MS451 Inc.’s reasons for involvement with the property are not immediately apparent. And why did the property’s prepared lots stay undeveloped during the past half decade of record low interest rates?
Moreover, the 2008 transaction seems to have been conducted with MS451 Inc. receiving some very favorable terms. During a time of major financial stress for Brookfield Homes, the subsidiary accepted bonds as payment from MS451 Inc.—a company with no assets or operations—and not cash. (In 2008 Brookfield Asset Management provided a waiver when Brookfield Homes could not comply with its net debt to capitalization and minimum equity covenants, an issue the SEC had been quite curious about in its aforementioned 2009 letter.)
At least on paper, the owners of MS451 Inc. did well for themselves, realizing a profit of $10.5 million on the deal. And because of the related-party nature of the transaction, Brookfield Asset Management claimed the full amount of profit as its own. That’s the case even though Brookfield Asset Management directly earned only about $1 million from the deal, from its less than 10 percent stake.
While $10.5 million in consolidated earnings is immaterial when considering an income statement the size of Brookfield Asset Management’s, it does suggest a further question: How much of the company’s earnings come from related-party accounting maneuvers like this one involving MS451 Inc.? Indeed, as the Southern Investigative Reporting Foundation showed in March, Brookfield Asset Management regularly generates hundreds of millions in profit through complex related-party dealings.
In response to reporter questions, Andrew Willis, a Brookfield Asset Management spokesman, sent responses but failed to make any of this any clearer: Concerning the Brookfield Homes-Brookfield Residential Properties disclosure above, he said, “[Brookfield Residential Properties] disclosed the related party nature and valuation basis for both transactions.” He declined to elaborate further when asked follow-up questions.
Brookfield’s Brazilian Headache
On Friday when Brookfield Asset Management released its third quarter results, it revealed an interesting development in another whole line of business in another corner of world – one involving potential fraud.
It revealed in the “Risks” section a new disclosure that the SEC and U.S. Department of Justice are investigating allegations that a Brazilian private equity unit had bribed local officials to approve certain real estate transactions. A public prosecutor in São Paulo has filed charges against three Brookfield Asset Management executives and seven municipal officials under the country’s anti-bribery statutes.
Long a key component of the Brookfield Asset Management empire, the Brazilian operations manage or own more than $13 billion worth of utilities and real estate. Indeed prior to becoming Brookfield Asset Management, the company was called Edper-Brascan, with Bras being short for Brazil.
The recent charges emerged following Brookfield Asset Management’s April 2010 dismissal of Daniela Spinola Gonzalez, the former chief financial officer of a Brookfield-managed real estate fund in São Paulo.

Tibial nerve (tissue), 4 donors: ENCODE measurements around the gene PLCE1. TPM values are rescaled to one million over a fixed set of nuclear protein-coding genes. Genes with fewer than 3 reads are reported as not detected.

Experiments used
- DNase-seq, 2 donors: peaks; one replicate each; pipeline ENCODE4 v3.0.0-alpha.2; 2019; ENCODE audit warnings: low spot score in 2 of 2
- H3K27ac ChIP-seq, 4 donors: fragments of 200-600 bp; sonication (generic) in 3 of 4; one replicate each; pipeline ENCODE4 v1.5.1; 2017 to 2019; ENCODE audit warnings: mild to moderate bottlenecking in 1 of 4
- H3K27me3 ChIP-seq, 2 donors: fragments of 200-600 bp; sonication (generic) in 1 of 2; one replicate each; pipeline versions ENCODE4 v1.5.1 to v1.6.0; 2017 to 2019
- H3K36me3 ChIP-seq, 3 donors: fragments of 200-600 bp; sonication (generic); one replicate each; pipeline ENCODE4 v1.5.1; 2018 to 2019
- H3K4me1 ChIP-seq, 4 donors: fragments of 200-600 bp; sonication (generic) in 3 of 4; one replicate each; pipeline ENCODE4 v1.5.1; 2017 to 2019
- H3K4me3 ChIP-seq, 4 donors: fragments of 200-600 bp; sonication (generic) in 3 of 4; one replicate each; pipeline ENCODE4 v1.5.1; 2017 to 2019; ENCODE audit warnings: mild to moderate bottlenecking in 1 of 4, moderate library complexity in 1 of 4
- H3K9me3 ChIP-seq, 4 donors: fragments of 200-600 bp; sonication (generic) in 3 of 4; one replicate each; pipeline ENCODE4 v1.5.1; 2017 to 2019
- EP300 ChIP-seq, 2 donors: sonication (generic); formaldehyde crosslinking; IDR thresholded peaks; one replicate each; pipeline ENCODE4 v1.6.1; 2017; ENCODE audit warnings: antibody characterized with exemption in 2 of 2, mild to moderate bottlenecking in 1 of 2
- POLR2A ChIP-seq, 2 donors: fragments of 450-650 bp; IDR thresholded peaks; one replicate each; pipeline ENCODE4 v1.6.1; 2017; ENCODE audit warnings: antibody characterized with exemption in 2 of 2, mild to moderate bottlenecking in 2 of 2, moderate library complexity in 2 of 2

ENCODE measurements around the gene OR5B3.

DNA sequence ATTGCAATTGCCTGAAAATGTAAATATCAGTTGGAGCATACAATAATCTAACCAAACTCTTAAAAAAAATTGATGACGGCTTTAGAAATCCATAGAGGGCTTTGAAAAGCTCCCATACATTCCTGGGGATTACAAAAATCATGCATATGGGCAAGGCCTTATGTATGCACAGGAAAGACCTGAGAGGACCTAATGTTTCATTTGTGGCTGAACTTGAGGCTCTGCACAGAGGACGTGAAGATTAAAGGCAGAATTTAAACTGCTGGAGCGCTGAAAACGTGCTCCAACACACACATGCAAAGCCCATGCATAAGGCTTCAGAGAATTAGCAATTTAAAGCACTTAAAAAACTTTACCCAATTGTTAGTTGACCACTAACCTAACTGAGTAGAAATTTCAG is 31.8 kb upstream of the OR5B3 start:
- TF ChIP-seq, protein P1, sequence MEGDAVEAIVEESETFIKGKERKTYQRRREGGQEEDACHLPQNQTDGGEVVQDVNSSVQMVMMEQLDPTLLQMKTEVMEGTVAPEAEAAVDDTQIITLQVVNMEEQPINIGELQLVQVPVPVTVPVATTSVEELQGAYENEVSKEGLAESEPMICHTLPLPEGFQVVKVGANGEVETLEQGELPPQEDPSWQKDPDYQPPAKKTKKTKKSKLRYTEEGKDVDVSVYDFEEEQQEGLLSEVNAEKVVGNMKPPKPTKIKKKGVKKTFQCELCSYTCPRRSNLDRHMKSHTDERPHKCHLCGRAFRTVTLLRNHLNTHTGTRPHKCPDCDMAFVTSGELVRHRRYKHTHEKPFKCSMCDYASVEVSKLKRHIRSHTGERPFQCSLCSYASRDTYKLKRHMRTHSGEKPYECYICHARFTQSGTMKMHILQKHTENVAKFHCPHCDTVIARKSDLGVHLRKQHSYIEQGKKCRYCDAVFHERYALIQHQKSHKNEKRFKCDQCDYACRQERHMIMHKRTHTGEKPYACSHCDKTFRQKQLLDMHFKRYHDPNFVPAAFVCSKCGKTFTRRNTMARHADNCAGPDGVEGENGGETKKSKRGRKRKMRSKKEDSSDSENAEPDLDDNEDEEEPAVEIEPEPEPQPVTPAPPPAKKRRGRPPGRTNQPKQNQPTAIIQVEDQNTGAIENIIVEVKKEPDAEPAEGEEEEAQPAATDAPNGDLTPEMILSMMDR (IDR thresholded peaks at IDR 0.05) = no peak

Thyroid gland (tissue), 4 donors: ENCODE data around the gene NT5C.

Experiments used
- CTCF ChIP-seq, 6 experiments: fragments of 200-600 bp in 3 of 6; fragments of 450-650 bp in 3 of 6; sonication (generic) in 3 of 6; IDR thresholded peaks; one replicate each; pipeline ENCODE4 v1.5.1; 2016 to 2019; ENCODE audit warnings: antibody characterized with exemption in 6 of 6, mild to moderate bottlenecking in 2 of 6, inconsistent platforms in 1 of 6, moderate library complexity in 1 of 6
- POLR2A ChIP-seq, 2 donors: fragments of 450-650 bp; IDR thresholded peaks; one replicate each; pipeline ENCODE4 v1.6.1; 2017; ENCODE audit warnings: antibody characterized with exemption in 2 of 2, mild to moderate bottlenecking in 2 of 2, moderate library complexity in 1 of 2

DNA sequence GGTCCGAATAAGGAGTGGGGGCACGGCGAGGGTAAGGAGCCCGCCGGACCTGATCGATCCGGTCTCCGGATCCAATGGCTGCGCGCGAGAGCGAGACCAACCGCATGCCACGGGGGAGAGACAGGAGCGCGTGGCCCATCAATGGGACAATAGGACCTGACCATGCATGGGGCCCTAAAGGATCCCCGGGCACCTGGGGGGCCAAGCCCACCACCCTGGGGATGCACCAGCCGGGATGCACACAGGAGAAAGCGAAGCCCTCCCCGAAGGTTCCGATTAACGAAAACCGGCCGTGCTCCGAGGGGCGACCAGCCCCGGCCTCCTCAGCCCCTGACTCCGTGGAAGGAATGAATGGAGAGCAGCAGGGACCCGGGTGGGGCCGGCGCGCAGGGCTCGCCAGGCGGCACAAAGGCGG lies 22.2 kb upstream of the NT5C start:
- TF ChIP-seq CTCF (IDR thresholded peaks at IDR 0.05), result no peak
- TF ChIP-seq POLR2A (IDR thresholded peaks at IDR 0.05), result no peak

Reached by the Southern Investigative Reporting Foundation, Gonzalez said that in the spring of 2009 she uncovered a series of payments to São Paulo municipal officials aimed at obtaining approval of expansion projects at four different malls. Specifically she alleges they were designed to cover up the real estate fund’s lack of compliance with a series of pre-expansion mandates from the São Paulo building approval department designed to address a potential increase in traffic flow. When she discovered requests to approve large payments to holding companies she had never heard of, she investigated further and found municipal officials had set up entities to receive payments from the real estate fund.
Gonzalez alleges that when confronted her unit and corporate supervisors, including Steven J. Douglas, then the head of the Brookfield Asset Management’s international property portfolio, with news she felt sure would outrage them, she was told repeatedly, “This is the way of doing business in Brazil.” The angriest they got about the bribes, according to her, was when they chastised her for discussing sensitive fund business in an email. (In reporting on the claims of Gonzalez, the Southern Investigative Reporting Foundation examined a series of emails between Gonzalez and her supervisors, other internal Brookfield documents and a letter written to the SEC by her lawyers.)
Dismissed in April 2010, Gonzalez filed a labor grievance shortly thereafter in São Paulo. Brookfield Asset Management filed a lawsuit against her in 2011, alleging she had engaged in embezzlement; she says the charges are nothing more than “a complete fabrication to make me seem like a criminal.”
Asked about Gonzalez and her charges, Brookfield Asset Management spokesman Andrew Willis said, among other statements, “Notwithstanding the suspect source of the allegations, Brookfield conducted an investigation into these matters. The investigation found no evidence of wrongdoing by Brookfield or any of its employees.”